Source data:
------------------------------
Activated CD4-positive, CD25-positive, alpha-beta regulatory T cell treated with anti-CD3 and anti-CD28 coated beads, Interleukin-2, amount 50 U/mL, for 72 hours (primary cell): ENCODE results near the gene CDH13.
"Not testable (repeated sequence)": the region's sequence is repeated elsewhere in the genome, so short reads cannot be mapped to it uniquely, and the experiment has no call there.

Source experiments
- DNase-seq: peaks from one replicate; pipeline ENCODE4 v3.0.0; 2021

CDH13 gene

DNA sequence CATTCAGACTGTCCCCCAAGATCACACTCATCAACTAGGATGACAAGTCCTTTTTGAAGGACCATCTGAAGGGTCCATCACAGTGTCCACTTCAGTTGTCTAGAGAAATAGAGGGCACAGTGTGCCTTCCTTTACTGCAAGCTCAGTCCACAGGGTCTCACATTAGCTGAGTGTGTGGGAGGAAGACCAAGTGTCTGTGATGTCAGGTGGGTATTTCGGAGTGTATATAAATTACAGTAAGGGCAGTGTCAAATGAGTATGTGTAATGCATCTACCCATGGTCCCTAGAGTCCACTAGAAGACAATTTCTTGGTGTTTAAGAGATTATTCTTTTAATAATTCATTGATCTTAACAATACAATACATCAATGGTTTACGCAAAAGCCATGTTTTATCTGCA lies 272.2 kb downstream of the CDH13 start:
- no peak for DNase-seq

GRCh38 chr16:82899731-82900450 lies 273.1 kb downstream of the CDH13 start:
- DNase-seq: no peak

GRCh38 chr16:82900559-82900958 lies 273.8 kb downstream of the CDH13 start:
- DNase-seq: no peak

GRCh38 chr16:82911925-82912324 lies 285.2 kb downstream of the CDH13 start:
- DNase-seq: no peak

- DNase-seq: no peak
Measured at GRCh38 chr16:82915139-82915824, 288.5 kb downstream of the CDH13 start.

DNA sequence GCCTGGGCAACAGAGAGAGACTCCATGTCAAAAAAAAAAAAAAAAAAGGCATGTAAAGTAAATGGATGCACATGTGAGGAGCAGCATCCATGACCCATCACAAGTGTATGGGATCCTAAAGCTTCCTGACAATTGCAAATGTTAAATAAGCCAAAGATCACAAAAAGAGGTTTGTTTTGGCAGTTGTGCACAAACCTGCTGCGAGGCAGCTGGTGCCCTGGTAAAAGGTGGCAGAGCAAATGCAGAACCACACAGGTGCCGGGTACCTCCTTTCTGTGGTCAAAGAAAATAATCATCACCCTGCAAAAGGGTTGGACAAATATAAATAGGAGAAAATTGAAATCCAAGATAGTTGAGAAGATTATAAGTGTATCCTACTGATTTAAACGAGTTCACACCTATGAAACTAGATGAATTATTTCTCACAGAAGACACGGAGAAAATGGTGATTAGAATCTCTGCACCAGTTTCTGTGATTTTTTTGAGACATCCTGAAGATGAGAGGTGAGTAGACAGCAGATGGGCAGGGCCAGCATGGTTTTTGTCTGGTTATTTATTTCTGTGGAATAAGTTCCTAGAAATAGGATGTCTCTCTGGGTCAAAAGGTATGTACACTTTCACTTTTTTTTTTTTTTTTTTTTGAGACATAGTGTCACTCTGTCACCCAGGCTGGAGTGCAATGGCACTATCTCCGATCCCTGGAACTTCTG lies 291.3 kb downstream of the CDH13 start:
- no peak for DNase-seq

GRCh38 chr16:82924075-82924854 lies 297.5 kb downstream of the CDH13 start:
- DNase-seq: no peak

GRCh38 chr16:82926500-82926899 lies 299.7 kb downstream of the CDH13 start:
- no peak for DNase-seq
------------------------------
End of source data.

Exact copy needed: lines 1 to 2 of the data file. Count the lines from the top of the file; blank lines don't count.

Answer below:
Activated CD4-positive, CD25-positive, alpha-beta regulatory T cell treated with anti-CD3 and anti-CD28 coated beads, Interleukin-2, amount 50 U/mL, for 72 hours (primary cell): ENCODE results near the gene CDH13.
"Not testable (repeated sequence)": the region's sequence is repeated elsewhere in the genome, so short reads cannot be mapped to it uniquely, and the experiment has no call there.